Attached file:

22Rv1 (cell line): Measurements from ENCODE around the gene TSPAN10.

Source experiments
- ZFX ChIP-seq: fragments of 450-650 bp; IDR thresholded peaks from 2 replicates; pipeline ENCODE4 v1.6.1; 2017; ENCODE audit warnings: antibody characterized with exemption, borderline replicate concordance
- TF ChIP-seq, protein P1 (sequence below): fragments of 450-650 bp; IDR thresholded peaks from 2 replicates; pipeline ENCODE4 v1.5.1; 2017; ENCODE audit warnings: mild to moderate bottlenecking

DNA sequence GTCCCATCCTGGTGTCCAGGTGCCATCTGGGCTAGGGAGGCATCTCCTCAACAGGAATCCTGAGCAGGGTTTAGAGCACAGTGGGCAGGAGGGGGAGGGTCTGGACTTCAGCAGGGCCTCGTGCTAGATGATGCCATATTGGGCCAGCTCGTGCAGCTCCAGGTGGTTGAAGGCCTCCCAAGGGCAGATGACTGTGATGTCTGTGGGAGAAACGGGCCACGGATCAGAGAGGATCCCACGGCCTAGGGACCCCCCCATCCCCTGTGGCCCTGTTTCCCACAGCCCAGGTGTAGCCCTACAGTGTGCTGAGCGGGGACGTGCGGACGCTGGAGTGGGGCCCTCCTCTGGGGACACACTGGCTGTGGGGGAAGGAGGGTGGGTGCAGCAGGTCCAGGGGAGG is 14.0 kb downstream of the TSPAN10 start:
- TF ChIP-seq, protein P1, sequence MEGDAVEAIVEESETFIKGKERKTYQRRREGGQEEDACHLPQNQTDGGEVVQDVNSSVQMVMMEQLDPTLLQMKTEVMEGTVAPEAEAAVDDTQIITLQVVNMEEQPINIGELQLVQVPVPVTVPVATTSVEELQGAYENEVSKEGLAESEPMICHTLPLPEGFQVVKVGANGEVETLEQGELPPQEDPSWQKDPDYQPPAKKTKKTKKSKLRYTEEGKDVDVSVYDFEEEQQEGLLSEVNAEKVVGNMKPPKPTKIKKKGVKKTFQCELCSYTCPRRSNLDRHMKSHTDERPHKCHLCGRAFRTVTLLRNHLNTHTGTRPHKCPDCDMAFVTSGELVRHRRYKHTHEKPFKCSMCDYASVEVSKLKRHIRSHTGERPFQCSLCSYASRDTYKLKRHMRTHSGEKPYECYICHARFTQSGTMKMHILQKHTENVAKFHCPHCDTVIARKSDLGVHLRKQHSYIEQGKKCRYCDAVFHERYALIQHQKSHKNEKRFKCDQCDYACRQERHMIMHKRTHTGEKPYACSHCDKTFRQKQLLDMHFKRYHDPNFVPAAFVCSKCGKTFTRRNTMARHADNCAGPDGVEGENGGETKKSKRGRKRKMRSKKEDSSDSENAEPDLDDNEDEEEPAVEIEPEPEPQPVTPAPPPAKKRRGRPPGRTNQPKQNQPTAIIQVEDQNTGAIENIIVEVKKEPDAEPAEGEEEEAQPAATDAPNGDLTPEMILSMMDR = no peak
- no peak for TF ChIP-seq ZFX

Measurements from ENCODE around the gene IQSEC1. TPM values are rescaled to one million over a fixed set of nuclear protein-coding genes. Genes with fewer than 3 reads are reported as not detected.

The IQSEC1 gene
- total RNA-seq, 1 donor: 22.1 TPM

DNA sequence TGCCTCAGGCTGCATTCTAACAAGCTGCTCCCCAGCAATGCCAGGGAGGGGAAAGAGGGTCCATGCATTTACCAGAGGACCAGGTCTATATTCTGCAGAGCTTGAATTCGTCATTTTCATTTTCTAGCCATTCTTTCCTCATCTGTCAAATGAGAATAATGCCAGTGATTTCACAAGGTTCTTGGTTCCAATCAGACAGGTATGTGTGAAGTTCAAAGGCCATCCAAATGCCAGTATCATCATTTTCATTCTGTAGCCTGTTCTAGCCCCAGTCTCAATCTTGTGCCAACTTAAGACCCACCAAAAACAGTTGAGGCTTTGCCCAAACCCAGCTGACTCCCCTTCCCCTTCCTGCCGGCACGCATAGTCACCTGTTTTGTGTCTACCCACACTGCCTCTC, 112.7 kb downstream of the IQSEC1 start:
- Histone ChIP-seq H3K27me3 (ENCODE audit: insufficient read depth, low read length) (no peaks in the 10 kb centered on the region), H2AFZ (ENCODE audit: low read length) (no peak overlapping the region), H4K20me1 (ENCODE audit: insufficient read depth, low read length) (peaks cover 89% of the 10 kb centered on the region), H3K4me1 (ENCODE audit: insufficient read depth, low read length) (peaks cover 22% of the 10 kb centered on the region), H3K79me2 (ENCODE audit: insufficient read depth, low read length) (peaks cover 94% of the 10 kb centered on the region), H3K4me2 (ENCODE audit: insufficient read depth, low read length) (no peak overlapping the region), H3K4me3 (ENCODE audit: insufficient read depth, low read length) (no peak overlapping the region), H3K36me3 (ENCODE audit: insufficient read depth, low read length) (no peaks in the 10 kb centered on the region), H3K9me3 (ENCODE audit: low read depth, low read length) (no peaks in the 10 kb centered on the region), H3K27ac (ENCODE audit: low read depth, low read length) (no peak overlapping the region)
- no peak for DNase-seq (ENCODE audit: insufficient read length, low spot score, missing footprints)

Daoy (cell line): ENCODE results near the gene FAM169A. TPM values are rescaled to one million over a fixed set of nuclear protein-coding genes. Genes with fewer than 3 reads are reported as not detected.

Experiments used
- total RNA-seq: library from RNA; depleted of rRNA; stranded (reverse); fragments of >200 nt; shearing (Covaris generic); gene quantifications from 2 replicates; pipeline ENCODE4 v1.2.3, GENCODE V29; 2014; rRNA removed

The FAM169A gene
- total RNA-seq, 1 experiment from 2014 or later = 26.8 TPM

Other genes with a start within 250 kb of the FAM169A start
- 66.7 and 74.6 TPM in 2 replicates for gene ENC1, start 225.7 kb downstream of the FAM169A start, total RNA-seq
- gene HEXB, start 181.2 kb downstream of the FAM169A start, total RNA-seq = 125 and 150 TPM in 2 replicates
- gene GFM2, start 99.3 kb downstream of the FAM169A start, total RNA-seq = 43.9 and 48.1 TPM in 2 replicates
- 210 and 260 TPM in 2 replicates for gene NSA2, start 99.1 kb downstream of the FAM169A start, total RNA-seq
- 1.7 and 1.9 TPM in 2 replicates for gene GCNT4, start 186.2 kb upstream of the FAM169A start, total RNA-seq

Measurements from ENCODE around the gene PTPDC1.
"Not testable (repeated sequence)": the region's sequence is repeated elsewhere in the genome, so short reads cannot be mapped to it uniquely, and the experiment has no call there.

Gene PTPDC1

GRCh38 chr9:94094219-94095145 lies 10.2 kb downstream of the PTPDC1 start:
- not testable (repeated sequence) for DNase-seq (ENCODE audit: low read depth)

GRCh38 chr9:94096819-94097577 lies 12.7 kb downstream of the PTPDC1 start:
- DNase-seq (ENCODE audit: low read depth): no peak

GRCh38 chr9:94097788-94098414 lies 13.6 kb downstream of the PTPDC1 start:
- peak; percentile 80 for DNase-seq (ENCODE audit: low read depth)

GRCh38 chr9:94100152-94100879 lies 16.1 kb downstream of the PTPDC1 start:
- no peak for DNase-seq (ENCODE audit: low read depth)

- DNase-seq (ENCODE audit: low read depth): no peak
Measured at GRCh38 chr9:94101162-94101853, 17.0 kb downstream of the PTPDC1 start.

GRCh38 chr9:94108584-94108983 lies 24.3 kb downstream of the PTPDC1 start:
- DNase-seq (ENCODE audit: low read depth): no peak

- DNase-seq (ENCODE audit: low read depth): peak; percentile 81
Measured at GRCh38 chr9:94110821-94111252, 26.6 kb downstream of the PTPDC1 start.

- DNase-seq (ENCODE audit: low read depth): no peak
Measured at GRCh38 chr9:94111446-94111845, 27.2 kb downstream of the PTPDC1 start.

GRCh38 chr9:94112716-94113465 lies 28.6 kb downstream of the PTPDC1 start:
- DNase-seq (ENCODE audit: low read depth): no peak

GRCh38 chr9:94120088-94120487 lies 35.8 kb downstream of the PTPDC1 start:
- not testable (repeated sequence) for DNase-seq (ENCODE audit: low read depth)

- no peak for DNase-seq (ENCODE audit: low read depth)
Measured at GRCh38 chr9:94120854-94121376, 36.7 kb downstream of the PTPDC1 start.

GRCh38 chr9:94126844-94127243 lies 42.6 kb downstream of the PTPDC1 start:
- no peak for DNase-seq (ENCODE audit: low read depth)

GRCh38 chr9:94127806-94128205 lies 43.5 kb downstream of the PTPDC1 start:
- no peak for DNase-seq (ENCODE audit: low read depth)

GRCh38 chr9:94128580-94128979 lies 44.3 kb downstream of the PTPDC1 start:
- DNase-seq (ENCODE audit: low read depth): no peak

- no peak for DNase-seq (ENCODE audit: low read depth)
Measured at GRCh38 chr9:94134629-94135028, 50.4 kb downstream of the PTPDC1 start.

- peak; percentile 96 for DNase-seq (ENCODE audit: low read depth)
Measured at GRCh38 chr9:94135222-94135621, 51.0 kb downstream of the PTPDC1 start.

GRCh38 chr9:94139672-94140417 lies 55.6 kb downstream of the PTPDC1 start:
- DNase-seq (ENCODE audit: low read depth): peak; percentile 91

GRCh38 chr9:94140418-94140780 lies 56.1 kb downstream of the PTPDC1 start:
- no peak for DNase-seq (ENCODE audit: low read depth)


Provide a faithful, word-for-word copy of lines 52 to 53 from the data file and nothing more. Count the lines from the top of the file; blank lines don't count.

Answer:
GRCh38 chr9:94127806-94128205 lies 43.5 kb downstream of the PTPDC1 start:
- no peak for DNase-seq (ENCODE audit: low read depth)